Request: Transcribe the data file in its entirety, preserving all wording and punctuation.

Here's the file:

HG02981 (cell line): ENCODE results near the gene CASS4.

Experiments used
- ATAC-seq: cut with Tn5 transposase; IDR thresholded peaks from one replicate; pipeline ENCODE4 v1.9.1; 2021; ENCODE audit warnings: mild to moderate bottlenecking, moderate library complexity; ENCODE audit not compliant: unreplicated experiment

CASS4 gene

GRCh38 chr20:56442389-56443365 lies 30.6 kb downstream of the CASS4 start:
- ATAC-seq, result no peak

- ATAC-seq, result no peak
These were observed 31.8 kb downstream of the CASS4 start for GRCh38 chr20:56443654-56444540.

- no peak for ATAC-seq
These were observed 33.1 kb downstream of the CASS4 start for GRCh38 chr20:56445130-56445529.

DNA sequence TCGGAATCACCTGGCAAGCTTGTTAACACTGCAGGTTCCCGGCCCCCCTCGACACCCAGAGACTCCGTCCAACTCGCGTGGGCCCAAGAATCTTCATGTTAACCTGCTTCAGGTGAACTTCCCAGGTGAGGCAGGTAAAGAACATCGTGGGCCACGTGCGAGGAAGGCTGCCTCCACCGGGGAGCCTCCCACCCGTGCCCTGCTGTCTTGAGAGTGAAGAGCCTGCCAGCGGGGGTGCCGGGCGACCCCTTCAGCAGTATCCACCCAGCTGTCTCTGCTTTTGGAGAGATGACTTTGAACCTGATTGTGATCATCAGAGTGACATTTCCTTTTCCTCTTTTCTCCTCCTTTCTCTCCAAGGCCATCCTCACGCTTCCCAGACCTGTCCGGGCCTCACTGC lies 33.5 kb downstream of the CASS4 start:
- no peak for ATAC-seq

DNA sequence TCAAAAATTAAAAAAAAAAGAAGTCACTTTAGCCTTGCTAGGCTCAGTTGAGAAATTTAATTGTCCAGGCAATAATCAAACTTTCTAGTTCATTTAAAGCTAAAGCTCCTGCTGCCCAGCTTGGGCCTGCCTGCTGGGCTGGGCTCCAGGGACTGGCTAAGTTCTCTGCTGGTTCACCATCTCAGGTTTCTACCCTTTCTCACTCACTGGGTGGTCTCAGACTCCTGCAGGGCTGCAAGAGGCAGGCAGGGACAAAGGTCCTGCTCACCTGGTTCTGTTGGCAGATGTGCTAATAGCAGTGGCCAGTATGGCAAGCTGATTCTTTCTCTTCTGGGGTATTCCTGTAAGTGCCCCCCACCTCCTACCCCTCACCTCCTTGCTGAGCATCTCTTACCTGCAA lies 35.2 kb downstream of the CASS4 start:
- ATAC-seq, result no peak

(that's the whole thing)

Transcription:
HG02981 (cell line): ENCODE results near the gene CASS4.

Experiments used
- ATAC-seq: cut with Tn5 transposase; IDR thresholded peaks from one replicate; pipeline ENCODE4 v1.9.1; 2021; ENCODE audit warnings: mild to moderate bottlenecking, moderate library complexity; ENCODE audit not compliant: unreplicated experiment

CASS4 gene

GRCh38 chr20:56442389-56443365 lies 30.6 kb downstream of the CASS4 start:
- ATAC-seq, result no peak

- ATAC-seq, result no peak
These were observed 31.8 kb downstream of the CASS4 start for GRCh38 chr20:56443654-56444540.

- no peak for ATAC-seq
These were observed 33.1 kb downstream of the CASS4 start for GRCh38 chr20:56445130-56445529.

DNA sequence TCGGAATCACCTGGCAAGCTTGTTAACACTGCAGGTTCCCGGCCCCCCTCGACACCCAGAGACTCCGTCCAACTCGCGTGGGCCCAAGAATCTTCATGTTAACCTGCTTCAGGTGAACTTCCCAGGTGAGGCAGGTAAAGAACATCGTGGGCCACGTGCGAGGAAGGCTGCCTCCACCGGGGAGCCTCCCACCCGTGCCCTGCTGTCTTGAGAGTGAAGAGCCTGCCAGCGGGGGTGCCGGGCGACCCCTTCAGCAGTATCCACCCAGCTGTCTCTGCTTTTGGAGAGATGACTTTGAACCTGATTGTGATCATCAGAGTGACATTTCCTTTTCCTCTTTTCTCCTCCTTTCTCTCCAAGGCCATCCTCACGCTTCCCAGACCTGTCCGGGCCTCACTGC lies 33.5 kb downstream of the CASS4 start:
- no peak for ATAC-seq

DNA sequence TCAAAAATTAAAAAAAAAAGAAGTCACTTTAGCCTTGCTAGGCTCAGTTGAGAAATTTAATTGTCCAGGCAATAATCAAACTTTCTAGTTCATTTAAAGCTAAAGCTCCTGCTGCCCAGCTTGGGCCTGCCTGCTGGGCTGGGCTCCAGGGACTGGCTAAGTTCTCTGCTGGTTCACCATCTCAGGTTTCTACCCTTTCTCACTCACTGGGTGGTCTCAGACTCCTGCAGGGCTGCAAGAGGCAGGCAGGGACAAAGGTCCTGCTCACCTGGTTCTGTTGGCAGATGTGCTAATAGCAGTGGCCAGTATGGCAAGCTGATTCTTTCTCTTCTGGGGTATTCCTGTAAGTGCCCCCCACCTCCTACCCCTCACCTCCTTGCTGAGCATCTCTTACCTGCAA lies 35.2 kb downstream of the CASS4 start:
- ATAC-seq, result no peak